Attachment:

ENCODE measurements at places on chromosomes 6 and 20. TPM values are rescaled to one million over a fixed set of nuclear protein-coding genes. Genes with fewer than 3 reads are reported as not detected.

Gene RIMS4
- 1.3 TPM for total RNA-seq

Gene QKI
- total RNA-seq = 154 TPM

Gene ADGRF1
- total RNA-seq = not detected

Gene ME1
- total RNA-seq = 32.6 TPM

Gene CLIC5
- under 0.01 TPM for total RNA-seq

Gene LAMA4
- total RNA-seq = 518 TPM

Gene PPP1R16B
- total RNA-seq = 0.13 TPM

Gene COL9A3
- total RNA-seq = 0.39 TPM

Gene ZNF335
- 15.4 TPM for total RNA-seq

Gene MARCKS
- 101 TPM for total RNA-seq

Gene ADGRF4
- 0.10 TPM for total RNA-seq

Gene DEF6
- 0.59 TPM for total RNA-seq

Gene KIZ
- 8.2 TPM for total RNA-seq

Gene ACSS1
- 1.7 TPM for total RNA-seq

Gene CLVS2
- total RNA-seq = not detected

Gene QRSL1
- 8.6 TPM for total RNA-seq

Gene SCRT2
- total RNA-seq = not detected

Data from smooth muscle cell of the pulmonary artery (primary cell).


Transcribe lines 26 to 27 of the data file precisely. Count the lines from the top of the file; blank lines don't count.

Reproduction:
Gene KIZ
- 8.2 TPM for total RNA-seq